While several investigative reporters have denounced the Facebook-Cambridge Analytica scandal as a threat to our Constitutional Republic, some believe that targeted advertisement is purely a private sector issue. According to several pundits, Cambridge Analytica did not force anyone to vote for a particular candidate, or even think a certain way.
What many people do not understand, however, is that our unregulated digital landscape fosters extremist discussions that only undermines productive discourse. People are becoming baffled, enraged, and even depressed about events that may or may not be occurring in real life. For this reason, we must pass statutes that criminalize harvesting data on social media websites for political purposes. This will make it difficult to intentionally spread misinformation to the general public.
Aside from the practice being undemocratic, voter manipulation is also clearly unconstitutional.
While there is no legal precedent for the Cambridge Analytica scandal, there are specific sections in the Constitution that prohibit the collection of private information. For instance, the Fourth Amendment explicitly states that “The right of the people to be secure in their persons, houses, papers, and effects, against unreasonable searches and seizures, shall not be violated…”. With this in mind, legal analysts concur that government wiretapping, hacking, and seizure of digital property is in direct violation with the Fourth Amendment. Because lawmakers and their associates hired the Cambridge Analytica team to aide their campaigns, this issue should not be regarded as a mere corporate concern.
In response to this argument, legal experts suggest that the Fourth Amendment does not encompass the seizure of digital technology. After all, the Fourth Amendment was ratified over 200 years before the invention of the internet. So, neither did Cambridge Analytica violate statutory law nor constitutional law.
It is important to acknowledge that harvesting data is not a felony. In fact, there isn’t a single statute that prohibits political data harvesting and targeted content feeds on social media platforms. However, it is still important for the culprits behind the data hack to be held accountable. For this reason, it is imperative we either pass a law criminalizing data profiling, or file a lawsuit against the current and former executives of Cambridge Analytica, Facebook, and other social media companies that continue to engage in the practice.
Finally, voter manipulation through disinformation is unsustainable. Collecting data for political purposes jeopardizes the integrity of democratic elections.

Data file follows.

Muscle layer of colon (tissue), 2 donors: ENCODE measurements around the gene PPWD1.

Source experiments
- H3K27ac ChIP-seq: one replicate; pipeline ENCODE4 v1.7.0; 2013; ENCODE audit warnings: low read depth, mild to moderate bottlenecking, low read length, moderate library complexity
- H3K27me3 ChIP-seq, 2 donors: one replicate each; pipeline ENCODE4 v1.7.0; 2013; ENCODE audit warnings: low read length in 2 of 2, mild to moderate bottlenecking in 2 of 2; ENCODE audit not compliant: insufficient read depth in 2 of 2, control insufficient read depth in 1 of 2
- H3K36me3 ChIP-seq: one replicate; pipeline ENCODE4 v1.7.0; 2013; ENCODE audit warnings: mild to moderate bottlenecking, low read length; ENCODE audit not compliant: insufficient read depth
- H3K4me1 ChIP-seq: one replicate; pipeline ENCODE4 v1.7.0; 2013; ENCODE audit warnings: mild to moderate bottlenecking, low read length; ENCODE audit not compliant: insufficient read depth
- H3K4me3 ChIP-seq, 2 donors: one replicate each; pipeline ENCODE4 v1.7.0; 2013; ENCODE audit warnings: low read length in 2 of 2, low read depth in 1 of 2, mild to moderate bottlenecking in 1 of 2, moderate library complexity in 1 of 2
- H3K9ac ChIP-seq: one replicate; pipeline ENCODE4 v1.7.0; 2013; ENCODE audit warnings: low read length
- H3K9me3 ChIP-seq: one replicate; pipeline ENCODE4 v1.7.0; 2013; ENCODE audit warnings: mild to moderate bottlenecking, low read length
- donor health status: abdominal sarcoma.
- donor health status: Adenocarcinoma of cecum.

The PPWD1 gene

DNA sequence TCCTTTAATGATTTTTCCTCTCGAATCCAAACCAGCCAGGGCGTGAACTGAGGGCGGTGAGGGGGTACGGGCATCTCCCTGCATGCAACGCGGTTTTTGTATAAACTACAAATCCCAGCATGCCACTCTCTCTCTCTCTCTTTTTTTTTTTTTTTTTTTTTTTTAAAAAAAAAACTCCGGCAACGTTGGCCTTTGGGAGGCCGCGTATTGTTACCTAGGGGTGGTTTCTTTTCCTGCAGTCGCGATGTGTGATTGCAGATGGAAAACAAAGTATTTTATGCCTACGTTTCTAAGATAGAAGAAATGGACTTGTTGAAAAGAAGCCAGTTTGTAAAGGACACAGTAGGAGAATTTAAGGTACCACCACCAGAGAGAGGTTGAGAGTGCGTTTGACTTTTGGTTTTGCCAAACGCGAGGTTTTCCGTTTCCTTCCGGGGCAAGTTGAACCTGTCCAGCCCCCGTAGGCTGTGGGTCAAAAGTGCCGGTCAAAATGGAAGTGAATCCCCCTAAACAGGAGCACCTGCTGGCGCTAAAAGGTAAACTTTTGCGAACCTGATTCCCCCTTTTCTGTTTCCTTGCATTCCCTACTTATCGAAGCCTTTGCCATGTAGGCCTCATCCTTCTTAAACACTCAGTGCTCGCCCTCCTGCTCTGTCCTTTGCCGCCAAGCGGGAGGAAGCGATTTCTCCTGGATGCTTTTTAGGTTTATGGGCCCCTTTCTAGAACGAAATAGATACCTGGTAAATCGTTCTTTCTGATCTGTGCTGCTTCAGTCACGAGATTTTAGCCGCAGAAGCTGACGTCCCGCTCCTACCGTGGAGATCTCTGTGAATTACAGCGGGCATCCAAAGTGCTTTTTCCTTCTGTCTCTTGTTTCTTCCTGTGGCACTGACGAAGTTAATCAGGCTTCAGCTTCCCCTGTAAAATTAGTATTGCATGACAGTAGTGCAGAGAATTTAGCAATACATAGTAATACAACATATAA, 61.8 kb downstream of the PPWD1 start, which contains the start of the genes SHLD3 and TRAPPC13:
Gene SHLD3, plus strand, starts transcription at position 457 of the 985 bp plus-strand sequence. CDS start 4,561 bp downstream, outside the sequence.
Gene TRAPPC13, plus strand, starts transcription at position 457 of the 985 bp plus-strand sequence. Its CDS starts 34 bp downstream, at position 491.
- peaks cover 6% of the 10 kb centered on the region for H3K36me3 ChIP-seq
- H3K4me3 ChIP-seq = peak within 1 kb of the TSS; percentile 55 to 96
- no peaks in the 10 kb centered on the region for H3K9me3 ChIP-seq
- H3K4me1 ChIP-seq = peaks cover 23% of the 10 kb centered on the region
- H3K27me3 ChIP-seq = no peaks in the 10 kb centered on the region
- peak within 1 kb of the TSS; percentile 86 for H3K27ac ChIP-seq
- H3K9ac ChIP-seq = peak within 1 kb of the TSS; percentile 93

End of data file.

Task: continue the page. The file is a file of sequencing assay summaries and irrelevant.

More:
When Cambridge Analytica waded into American politics in early 2016, its major objective was to give conservatives an advantage over their liberal counterparts. In order to do this, the company developed “a 120-question survey that seeks to probe personality,” as CEO Alexander Nix explained to NPR in the ripe months of the campaign season. This questionnaire allowed researchers to gather data on hundreds of thousands of Facebook users and their friend networks who did not explicitly give permission to be data mined. Eventually, the firm sold this information to several Republican campaigns leading up to the general election. For instance, Senator Ted Cruz’s campaign purchased data from Cambridge Analytica to help him win the Iowa caucus. News sources confirm that President Donald Trump’s campaign used data to sway undecided voters in his direction. Aside from American politics, Cambridge Analytica is credited with aiding several right-wing organizations around the globe including Brazil, Myanmar, and the Brexit campaign.
The monetization of voter attention is a dangerous practice that will lead to the erosion of our democracy. Elections in the United States—as well as in countries around the world—are expected to be operated fairly.
What will happen if the legislative, executive, and judicial branches continue to be bought out by political organizations? More specifically, when will the American people lose faith in the electoral process if they know elections can be swayed by digital misinformation? How will Americans react to the news that the UK Government classified this type of advertising technology as weapons-grade psyops?
In response to this argument, many contend that employing the Cambridge Analytica team was a simple financial transaction; just as politicians hire political consultants, the Cruz and Trump campaigns hired a digital communications team to help them win the White House.
Furthermore, they cite Citizens United v. FEC as legal justification for allowing campaigns to hire companies like Cambridge Analytica. In Citizens United, the Supreme Court ruled the free speech clause of the First Amendment prohibits the government from restricting the amount of money corporations can spend on political advertising.
In conclusion, while these are valid prima facie legal arguments, it is evident that governments should intervene to stop voter manipulation on social media platforms as it opens the door to massive fraud, corruption, and dishonesty that can erode the confidence of the American people.
Article Written by Jett James Pruitt